Shh! I can’t hear the squirrels! Mongoose response to heterospecific alarm calls is inhibited by anthropogenic noise

A dwarf-mongoose. Credits: San Diego Zoo Animals

A casual walk through a neighborhood forest and one may notice the lush landscape, rich flora and fauna, and the plethora of dump trucks? Due to the recent advent of world-wide geo-construction and resource extraction, many forests are now littered with bulldozers and other large construction equipment, all used to exploit the land for a quick return on investment. This novel human activity has greatly increased not only human accessibility to previously untouched land, but also our knowledge of unknown territory. Although deforestation may have some positive aspects, one glaring negative effect is the associated noise and its impact on ecosystem activity.

Hunting behavior is a vital process that is common amongst all organisms. Equally as important, is the ability to evade predators and increase overall survivability. Interestingly, many organisms have adopted novel methods of predator evasion. Alarm calling, or the production of vocalizations to warn others of danger, is a key anti-predator strategy and has been adopted by a suite of organisms. This method allows a species to eavesdrop on heterospecific alarm calls with species with similar predators, inducing an efficient escape process. For example, the dwarf mongoose eavesdrops on the alarm calls of tree squirrels, and can promptly flee from danger. How has anthropogenic noise affected eavesdropping of heterospecific calls? A study by Morris-Drake et al., found that anthropogenic noise has the capacity to alter predator evasion behavior and consequently increase predator-prey interactions.

To investigate how anthropogenic noise affects alarm calling and eavesdropping on heterospecific calls, the study examined two separate cases: (1) play-back experiment 1 – to investigate the anti-predator responses to heterospecific alarm calls, and (2) play-back experiment 2 – to assess how road noise affects vigilance behavior and responses to heterospecific alarm calls. The first experiment attempts to understand which certain calls (conspecific – same species or heterospecific – different species) ellicit a response. The second experiment attempts to understand how anthropogenic noise affects the specific behavior and response towards heterospecific alarm calls.  The mongooses were subjected to a variety of play-back treatments and their responses and behavior were further recorded and analyzed.

Morris-Drake and her colleagues found that there was a response elicited by the mongooses when presented with a heterospecific call – an alarm call from a tree squirrel, a species that shares the same suite of predators. In addition, they found that there was a significant difference in the type of response elicited depending on the sound treatment. In the absence of anthropogenic noise, dwarf mongooses immediately flee when presented with a tree squirrel alarm call. The researchers found that when presented with road-noise, in addition to a tree squirrel alarm call, the dwarf mongooses exhibited a vigilance behavior (looking up and examining their surrounding) as opposed to fleeing. Furthermore, the proportion of time spent vigilant as well as the vigilance scan rate were also significantly affected by the different sound treatments.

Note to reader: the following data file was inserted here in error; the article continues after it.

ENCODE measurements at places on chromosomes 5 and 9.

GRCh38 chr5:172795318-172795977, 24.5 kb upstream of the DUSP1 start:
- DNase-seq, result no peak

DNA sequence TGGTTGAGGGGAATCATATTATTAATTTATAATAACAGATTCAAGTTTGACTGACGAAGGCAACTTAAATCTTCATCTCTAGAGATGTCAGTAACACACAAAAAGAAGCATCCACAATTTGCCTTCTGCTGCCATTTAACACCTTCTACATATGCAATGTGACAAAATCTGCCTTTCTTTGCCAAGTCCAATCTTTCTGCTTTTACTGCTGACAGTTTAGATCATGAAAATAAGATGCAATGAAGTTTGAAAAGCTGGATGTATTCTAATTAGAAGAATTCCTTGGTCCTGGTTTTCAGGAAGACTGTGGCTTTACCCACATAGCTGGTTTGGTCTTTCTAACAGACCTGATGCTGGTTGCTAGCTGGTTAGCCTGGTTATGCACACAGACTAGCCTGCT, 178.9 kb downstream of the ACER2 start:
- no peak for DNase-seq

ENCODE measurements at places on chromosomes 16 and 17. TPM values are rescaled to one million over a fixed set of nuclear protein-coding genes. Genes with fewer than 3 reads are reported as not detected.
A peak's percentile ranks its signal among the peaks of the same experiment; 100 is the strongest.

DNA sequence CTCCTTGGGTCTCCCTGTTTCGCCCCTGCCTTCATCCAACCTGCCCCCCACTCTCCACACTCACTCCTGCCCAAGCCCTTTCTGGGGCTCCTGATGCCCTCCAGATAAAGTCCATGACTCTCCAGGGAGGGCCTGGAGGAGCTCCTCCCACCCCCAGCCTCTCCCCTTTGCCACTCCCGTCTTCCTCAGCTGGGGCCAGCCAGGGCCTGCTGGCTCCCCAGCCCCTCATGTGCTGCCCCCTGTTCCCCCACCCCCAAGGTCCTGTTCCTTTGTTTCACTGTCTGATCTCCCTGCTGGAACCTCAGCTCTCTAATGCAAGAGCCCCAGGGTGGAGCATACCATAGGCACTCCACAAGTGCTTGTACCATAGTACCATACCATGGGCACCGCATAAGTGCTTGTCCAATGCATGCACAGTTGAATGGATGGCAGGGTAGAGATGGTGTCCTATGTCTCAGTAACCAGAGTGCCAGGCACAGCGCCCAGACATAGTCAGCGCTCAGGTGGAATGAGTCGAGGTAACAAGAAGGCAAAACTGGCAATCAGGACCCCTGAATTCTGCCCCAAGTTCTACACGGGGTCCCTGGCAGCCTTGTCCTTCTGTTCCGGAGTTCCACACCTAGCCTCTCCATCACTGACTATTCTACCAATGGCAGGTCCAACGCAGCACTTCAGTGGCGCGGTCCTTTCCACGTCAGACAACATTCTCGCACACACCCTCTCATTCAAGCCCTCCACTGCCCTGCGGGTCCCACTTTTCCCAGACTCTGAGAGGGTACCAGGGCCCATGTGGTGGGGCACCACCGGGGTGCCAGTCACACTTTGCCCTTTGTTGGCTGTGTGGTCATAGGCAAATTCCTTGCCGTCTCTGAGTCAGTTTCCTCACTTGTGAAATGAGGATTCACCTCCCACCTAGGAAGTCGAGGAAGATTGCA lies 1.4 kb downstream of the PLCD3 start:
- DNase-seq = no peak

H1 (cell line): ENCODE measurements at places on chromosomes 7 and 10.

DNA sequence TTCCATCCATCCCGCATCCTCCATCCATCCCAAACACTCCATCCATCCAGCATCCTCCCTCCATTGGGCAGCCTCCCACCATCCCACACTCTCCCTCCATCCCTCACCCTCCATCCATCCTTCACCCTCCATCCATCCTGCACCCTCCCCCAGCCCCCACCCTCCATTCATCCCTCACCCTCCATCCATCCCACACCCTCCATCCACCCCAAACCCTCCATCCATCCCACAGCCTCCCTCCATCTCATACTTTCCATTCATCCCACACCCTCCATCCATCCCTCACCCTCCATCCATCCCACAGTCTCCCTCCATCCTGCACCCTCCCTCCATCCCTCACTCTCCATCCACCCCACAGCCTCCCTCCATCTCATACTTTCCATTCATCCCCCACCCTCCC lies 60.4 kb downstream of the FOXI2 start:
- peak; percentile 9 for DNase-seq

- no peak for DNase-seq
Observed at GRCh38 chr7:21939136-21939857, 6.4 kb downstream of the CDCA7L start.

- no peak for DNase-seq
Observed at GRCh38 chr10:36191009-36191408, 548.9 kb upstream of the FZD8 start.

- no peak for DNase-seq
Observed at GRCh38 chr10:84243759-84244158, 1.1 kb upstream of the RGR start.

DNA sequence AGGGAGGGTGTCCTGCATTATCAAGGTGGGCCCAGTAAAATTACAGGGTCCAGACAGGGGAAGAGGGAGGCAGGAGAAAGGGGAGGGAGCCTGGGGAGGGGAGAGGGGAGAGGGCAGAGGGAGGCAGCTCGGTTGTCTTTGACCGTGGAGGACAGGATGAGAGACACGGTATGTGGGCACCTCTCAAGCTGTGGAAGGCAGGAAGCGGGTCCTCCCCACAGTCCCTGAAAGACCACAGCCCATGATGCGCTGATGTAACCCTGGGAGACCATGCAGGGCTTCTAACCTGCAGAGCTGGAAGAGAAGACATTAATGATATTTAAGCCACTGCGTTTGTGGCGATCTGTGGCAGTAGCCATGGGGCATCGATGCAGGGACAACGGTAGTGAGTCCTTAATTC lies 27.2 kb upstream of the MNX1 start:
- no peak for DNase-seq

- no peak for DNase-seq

A: The inverse relationship between the number of individual responses and the presence of road noise. B: An increase in vigilant time during the presence of road noise. C: An increase in vigilance scan rate during the presence of road noise. D: An increase in “looked up” responses in the presence of road noise as opposed to “fleeing” responses. Credits: Amy Morris-Drake

What significance does this experiment offer the general sensory ecology community? The results of the experiment indicate a substantial effect of anthropogenic noise on predator evasion behavior. During the presence of road-noise, dwarf mongooses spend considerably more time scanning their environment as opposed to fleeing a predator site. This behavior greatly increases the probability of predator-prey interactions and decreases overall survivability. On a more general scale, the results did shed light on the consequences of anthropogenic noise on overall community structure and its role in anti-predator responses. The study also provides an opportunity for further research on determining causal links between anthropogenic noise and organism population consequences, as well as fitness consequences for individuals in the presence of road-noise.


Morris-Drake, Amy., Bracken, Anna M., Kern, Julie M., Radford, Andrew N. 2017. “Anthropogenic noise alters dwarf mongoose responses to heterospecific alarm calls.” Environmental Pollution, vol. 223, pp. 476-483.

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